The Thatcher years in statistics
Margaret Thatcher's premiership was a time of immense social and economic change.
Elected just after the industrial unrest of the "Winter of Discontent", she embarked on a tough reform programme with the top priorities of tackling inflation and the unions.
She presided over a shift from centralised, state-controlled institutions to privatisation and economic reform.
But her policies divided the country as the service sector and home ownership boomed, but manufacturing declined and unemployment rose.
Below are some key indicators of Mrs Thatcher's years in power, May 1979 - November 1990, with the three preceding and following years for context.
One of Margaret Thatcher's first goals was taming inflation which had reached dizzying heights of over 25% in the mid-1970s.
The incoming Conservative government raised interest rates sharply and brought in tough public spending curbs.
A recession followed and unemployment shot up. This also led to reduced wage demands and a slowing of the rate of inflation, although this crept up once more in the boom of the late 1980s.
Unemployment had been rising throughout the 1970s as companies set about restructuring and modernising their businesses.
But it picked up speed after the Conservatives took power in 1979, rapidly rising to over three million out of work in 1983.
Unemployment hit hardest in Northern Ireland, where one in five people was out of work in the early 1980s, along with the industrial areas of northern England and Scotland.
An economic boom later in the decade helped to bring unemployment down, but it was a slow process.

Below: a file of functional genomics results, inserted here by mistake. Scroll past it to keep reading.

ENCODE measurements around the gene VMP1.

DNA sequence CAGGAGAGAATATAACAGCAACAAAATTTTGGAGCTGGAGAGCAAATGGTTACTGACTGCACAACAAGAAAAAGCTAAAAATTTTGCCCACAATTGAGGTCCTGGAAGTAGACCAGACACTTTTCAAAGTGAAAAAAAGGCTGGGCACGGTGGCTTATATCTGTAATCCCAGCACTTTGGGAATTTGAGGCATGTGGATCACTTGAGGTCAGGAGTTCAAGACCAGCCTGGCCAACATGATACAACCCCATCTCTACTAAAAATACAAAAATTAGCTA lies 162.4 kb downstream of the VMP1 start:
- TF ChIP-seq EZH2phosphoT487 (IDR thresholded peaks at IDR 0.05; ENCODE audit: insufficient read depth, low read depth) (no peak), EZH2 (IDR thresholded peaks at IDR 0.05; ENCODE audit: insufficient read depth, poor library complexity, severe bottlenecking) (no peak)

Against this backdrop of high unemployment, the Coal Board announced in early 1984 that 20 uneconomic pits would have to close, putting 20,000 miners out of work.
It was the government's second attempt to close these pits, after a climb-down in 1981.
Miners at the endangered Cortonwood colliery in Yorkshire walked out on 5 March 1984 in protest at the plans. Within a week, more than half the country's miners were on strike.
The dispute lasted a year and led to conflict not only with police but between miners who supported the strike and those who did not.
When the miners returned to work, the pit closure programme continued.
Inflation was running at more than 25% at times in the 1970s, so a key tenet of the incoming Conservative government was to bring it down.
However tough budgetary measures meant that growth suffered in Mrs Thatcher's first term, with a deep recession in the early 1980s followed later in the decade by a boom.
The base rate was then set by the government rather than the Bank of England itself, meaning the government could use it as a tool in their economic policies.
In November 1979, the government raised interest rates to 17% in order to tackle inflation This harmed manufacturing industry and exports, but did eventually have the desired effect on inflation.
However the base rate was pushed up again towards the end of Mrs Thatcher's last term in office to curb inflation, which was stoked by rising house prices.
Council house sales
For Margaret Thatcher, home-ownership was a right, and one which which she believed should be extended to council house tenants.
One of the first acts of her government was to launch a Right to Buy policy which came into force in 1980.
It allowed local authority tenants to purchase their council house at a discount of up to 70%. More than a million took up the offer under her premiership and a version of the scheme is still running today.
As home ownership grew, house prices also rose, climbing 32% in the year to March 1989. This growth would be followed by a slump during the recession of the early 1990s, under John Major's government.